A federal court in Chicago has ruled against a finance company, and in favor of a life insurance policyholder’s children, in a case involving the issue of assignment of policy benefits.

A 3-member panel at the 7th U.S. Circuit Court of Appeals agreed 3-0 to uphold a lower court ruling in favor of Humana Insurance Company — a life insurance unit of Humana Inc., Louisville, Ky. (NYSE:HUM) — and against Jackman Financial Corp., Chicago.

Kunta Torrence, a man who had Humana group life coverage, and the policy’s sole beneficiary died in April 2007 in a North Carolina car accident, according to court documents. The group life policy contained a “facility-of-payment” clause.

The clause stated, “If the beneficiary he or she named is not alive at the Employee’s death, the payment will be made at Our option, to any one or more of the following: Your Spouse, Your children, Your parents, Your brothers and sisters; or, Your estate,” according to court documents.

Nancy Kelly, Torrence’s mother and the administrator of the estate, assumed she would attain the $15,000 insurance policy. She assigned $10,664 of the policy over to Jackman Financial, to get a loan she could use to pay for funeral expenses. Humana later chose Torrence’s children to be the beneficiaries of his life insurance policy.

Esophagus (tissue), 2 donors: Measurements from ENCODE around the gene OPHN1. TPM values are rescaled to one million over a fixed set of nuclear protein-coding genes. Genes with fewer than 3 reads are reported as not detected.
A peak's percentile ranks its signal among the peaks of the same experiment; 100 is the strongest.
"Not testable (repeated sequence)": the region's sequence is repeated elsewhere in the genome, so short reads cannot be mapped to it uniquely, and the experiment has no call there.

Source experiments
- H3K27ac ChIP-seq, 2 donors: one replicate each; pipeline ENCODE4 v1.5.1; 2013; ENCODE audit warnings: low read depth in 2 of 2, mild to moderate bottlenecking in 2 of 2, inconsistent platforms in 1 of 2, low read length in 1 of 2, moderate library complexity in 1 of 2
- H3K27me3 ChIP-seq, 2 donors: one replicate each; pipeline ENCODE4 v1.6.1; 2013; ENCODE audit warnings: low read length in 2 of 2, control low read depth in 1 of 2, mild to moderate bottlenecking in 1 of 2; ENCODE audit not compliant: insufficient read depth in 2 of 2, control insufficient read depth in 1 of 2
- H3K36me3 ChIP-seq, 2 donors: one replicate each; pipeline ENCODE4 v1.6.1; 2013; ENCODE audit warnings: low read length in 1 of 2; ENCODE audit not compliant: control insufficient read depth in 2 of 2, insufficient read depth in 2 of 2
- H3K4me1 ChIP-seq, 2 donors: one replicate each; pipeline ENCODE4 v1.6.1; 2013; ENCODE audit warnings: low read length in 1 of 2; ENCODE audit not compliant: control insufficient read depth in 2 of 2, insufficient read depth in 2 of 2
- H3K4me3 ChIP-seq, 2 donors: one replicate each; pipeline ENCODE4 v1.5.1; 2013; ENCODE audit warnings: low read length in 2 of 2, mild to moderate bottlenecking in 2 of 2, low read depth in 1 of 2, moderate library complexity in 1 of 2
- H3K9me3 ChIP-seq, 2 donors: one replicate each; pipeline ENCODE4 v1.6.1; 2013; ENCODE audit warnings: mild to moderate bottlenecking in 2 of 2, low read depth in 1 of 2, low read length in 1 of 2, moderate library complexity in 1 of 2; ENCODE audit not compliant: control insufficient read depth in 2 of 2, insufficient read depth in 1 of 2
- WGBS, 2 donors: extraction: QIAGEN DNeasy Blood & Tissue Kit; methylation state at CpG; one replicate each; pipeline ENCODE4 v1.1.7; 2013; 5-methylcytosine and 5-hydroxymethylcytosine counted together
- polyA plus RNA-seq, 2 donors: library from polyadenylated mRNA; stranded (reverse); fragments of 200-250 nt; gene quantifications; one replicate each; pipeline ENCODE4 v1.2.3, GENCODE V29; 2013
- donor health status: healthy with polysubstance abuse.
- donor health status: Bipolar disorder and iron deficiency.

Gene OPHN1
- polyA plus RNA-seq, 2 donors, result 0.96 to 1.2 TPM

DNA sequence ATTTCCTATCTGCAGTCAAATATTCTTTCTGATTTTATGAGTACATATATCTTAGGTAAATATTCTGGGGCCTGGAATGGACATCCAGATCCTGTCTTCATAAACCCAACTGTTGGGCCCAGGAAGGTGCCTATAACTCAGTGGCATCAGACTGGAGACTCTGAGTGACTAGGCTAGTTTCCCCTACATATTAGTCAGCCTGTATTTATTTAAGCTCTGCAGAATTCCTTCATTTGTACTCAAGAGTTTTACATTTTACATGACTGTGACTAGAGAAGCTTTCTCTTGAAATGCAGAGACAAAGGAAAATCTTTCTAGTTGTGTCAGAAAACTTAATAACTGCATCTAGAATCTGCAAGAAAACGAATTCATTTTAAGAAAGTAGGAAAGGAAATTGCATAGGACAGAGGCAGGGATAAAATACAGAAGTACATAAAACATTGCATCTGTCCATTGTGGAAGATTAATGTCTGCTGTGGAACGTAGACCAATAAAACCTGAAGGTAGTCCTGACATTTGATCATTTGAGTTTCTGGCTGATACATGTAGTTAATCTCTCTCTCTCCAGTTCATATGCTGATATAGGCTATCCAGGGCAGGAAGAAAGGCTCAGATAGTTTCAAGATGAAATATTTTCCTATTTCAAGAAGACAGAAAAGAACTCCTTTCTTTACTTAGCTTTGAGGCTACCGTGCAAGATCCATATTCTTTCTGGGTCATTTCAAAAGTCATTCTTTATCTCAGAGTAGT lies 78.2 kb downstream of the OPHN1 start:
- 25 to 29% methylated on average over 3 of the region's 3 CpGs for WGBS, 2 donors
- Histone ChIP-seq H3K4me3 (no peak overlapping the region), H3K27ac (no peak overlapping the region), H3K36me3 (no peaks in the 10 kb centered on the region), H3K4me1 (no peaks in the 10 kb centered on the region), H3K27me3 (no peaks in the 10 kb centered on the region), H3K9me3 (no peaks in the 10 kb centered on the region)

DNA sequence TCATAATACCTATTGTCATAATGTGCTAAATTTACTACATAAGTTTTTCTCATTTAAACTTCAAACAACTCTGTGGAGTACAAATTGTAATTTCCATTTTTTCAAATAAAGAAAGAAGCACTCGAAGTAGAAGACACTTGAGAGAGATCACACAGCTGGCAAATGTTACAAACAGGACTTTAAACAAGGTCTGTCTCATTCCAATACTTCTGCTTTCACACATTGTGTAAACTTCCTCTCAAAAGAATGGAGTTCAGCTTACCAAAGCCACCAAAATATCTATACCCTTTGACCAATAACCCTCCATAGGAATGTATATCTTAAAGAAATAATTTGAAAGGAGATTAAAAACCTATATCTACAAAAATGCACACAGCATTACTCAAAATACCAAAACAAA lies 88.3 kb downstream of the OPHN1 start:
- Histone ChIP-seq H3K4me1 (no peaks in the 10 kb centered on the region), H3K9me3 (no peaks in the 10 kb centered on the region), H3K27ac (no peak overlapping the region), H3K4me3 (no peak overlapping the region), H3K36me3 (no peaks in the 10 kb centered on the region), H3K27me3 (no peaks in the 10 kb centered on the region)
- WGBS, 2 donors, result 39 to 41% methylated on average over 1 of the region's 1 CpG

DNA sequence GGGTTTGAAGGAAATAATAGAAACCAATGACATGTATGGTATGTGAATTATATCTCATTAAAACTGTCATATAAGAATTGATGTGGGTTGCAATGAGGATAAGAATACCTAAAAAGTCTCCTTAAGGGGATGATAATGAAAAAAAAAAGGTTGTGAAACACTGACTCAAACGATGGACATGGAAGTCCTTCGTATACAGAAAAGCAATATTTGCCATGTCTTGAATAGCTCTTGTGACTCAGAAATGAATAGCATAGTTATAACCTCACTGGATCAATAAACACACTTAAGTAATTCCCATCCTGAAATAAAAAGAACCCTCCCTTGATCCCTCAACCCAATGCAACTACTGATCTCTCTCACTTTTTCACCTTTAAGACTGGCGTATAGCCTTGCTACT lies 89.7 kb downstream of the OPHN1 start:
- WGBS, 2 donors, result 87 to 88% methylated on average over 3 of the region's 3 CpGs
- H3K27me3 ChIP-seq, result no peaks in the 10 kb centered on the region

Jackman Financial argued that Kelly was entitled to the policy as administrator of Torrence’s estate and that Humana acted arbitrarily when it ignored her position.

The court held that the “facility-of-payment” clause gave Humana the sole authority to choose a beneficiary.

“Kelly never had an interest in Torrence’s life insurance policy or in its proceeds that she could assign to plaintiff either in her personal capacity or as administrator of Torrence’s estate,” Judge David Hamilton writes in an opinion for the 7th Circuit panel.

Representatives for Humana were not immediately available to comment on the case.

Adam Goodman, Jackman Financial’s lawyer, said he was not sure why Humana had moved a $15,000 life insurance benefits case into federal court.

“The estate owns the policy,” Goodman said.